Bill Pugh wrote:
> This could work. However, we would need to describe
> the circumstances under which a thread is allowed to perform
> an infinite sequence of "internal actions". We need to avoid
> a Zeno's paradox of a thread performing an infinite number
> of "internal actions" in order to accomplish a finite amount
> of work.
I don't understand the problem here. We must have some
connection between the execution and the program, and
the program presumably specifies whether it does some
externally observable action in the midst of its
internal actions. So this requirement seems like it
should fall out of the "intra-thread semantics".
> It also complicates things because people might think you need
> to reason about these actions in cases other than that of a
> non-terminating execution. With an infiniteLoop action, it is clear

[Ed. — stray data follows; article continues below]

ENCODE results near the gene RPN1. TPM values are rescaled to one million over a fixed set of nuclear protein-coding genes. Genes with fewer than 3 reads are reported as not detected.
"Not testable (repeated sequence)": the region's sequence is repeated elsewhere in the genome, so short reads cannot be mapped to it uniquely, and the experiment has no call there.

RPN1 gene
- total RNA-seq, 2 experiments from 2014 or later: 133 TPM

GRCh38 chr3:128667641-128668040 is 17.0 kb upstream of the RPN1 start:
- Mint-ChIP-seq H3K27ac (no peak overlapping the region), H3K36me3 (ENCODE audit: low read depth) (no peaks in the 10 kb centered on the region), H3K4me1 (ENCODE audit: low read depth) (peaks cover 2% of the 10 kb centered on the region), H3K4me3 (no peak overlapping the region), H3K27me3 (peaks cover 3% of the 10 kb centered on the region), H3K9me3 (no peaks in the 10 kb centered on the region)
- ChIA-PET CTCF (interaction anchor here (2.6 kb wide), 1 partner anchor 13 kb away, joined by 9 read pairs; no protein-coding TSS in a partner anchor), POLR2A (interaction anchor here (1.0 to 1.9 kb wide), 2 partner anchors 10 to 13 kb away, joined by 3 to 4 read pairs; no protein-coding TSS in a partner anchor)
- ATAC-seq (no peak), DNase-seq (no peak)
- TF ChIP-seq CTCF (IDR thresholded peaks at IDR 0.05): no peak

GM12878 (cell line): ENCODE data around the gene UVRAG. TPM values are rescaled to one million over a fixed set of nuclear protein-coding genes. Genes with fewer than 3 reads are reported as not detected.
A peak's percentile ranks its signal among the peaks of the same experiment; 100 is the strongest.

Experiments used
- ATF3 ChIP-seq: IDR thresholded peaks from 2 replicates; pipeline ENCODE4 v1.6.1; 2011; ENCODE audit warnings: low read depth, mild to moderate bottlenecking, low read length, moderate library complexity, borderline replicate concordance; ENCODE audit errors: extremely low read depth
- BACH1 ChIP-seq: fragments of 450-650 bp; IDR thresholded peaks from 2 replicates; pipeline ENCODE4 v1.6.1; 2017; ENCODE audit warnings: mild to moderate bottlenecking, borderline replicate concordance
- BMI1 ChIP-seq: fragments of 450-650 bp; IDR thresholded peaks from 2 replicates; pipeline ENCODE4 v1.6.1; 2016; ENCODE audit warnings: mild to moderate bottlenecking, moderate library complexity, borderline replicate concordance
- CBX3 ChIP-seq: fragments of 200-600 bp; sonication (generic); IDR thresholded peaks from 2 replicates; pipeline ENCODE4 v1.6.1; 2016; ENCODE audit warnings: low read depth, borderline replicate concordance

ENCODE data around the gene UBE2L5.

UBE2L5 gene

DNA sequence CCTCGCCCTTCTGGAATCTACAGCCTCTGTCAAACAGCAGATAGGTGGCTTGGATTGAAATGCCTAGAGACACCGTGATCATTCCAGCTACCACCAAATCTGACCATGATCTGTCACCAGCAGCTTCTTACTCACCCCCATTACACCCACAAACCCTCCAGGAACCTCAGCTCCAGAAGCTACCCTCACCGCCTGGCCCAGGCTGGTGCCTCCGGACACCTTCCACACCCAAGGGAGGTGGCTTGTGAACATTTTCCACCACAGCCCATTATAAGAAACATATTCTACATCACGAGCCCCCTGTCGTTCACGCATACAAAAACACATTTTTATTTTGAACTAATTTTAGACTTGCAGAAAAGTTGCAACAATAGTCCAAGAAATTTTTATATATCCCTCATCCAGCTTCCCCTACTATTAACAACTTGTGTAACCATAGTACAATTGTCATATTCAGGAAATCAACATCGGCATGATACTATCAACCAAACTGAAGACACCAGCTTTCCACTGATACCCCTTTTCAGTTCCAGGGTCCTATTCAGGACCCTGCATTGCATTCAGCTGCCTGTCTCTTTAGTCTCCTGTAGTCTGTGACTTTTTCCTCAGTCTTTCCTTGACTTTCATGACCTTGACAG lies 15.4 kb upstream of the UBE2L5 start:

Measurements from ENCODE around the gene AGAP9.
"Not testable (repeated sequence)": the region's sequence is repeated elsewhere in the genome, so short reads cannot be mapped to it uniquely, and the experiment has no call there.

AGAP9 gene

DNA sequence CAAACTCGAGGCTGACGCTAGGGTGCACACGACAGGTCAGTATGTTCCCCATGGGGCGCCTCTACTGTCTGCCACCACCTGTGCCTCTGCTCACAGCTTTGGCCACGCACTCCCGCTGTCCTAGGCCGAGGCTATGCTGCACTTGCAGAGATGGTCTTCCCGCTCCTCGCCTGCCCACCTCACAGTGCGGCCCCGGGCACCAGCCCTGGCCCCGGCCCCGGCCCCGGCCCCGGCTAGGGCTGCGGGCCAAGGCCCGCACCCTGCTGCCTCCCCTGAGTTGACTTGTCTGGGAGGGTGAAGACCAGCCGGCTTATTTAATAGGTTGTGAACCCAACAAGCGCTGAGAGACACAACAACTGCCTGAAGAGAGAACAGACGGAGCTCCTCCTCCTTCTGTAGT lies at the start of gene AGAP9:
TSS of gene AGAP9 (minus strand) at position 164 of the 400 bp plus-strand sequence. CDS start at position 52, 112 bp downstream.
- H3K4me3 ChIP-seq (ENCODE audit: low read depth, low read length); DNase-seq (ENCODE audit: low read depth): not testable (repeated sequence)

> that it only comes into play in the case of a thread that has
> gone into an internal infinite loop.
I disagree. I think it's simpler because everything
a thread does corresponds to some action. Without
internal actions, we have to fold changes in the
internal states of threads into their external actions.
The reason it's not such a problem is that the JMM
spec sweeps all those under the rug of intra-thread
semantics (which is appropriate). As long as the
internal state changes are straightforward, then
you can just ignore the internal actions. But if
you need to think something through carefully, you
may need to know about the internal state, and then
you'll need the internal actions. That's why all
the formal models of concurrency include internal
actions--it makes them easier, not harder, to use.
JavaMemoryModel mailing list - http://www.cs.umd.edu/~pugh/java/memoryModel
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